“When you do not know who you are anyone can come along and give you an identity! It’s time for us to know who we are, be proud of who we are, stop shaming,” Author T’ana Phelice states. “It’s time for Black men and women to begin to celebrate one another again. It’s time to raise our children as a village and take pride in having a disciplined community. It’s time to mend fences and break chains that are meant to separate us. It’s time to unite! It’s time to make God popular again!

Author and playwright, T’ana Phelice (31), from San Bernardino feels that in order for us to do better and make permanent changes that our community needs to be honest. We need to start being ashamed. We need to start being persistent. We need to educate ourselves on historical information; things that affect us and our children.

Marketing guru, Jay Parnell (33), of Perris speaks on the desensitization of our children. He believes that the current generation has been desensitized by how they are being marketed to through music, television, and social media. These media outlets have the power to develop and alter a person’s ideology.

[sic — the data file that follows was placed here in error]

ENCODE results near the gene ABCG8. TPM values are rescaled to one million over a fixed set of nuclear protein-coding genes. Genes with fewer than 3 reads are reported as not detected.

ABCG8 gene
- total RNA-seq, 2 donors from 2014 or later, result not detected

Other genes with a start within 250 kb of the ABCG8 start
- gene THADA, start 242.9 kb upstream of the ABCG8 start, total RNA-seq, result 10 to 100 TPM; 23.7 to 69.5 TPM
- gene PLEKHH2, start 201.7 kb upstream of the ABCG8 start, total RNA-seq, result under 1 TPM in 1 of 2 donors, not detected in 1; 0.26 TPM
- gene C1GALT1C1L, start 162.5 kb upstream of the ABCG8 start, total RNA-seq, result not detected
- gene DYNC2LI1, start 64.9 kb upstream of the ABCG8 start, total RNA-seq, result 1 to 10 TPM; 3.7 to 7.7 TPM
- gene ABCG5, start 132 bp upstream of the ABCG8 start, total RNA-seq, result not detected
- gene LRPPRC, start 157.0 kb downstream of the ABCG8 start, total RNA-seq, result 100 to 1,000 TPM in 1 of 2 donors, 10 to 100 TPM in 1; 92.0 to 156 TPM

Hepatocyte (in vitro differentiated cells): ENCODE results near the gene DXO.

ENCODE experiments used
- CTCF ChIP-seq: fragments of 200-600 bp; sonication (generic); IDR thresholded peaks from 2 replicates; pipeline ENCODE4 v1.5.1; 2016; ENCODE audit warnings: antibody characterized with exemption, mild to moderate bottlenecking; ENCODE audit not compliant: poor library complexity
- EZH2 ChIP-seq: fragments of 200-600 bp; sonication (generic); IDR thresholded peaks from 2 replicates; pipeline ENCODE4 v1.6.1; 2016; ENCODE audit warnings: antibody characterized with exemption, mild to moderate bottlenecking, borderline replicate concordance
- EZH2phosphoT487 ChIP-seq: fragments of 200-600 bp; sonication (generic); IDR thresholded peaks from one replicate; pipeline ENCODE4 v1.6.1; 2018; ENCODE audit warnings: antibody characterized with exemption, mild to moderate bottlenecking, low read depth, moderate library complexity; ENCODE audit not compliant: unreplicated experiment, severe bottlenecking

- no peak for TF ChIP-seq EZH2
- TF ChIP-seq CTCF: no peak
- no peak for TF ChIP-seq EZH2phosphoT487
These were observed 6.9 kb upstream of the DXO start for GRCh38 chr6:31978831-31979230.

Starh, owner of Fancy Cartel, from San Bernardino sums everything up with in order for change to come, the issues at hand need to be addressed. Once the current issues within our community are addressed we can then come to an agreement to start seeing the change that we all have longed for.

To listen to the full commentary, click below:

Hollywood Next: Jeff Friday’s American Black Film Festival Fuels The Future

By Ronda Racha Penrice, Urban News Service

When Jeff Friday traveled to his first Sundance Film Festival to catch Love Jones in 1997, what struck him most is what he didn’t see.

“I returned from Sundance very inspired by what I saw there, but what I did not see was filmmakers of color,” says Friday. “So I came back to New York inspired to create something like it that really served as a platform for black filmmakers.” That’s when Friday first envisioned the American Black Film Festival.

Back then, the Newark native and Howard University alumnus — who holds an MBA from New York University — worked as a high-ranking advertising executive at the black-owned UniWorld Group. There, he oversaw marketing campaigns targeting African-American moviegoers. Mexico’s Ministry of Tourism, a UniWorld client, loved the concept and hosted the event in Acapulco.

Ninety people, including longtime supporters Bill Duke and Robert Townsend, attended that very first Acapulco Black Film Festival. Nearly 800 arrived the next year, and 3,500 attended in 2001. The festival moved to Miami Beach in 2002 and domesticated its name to the American Black Film Festival. From South Beach to L.A. and New York City, the site of 2015’s gathering, between 5,000 and 10,000 regularly attend.

While there are many other black-oriented film festivals, Friday’s uniquely integrates black Hollywood veterans, new talent and numerous corporate partners.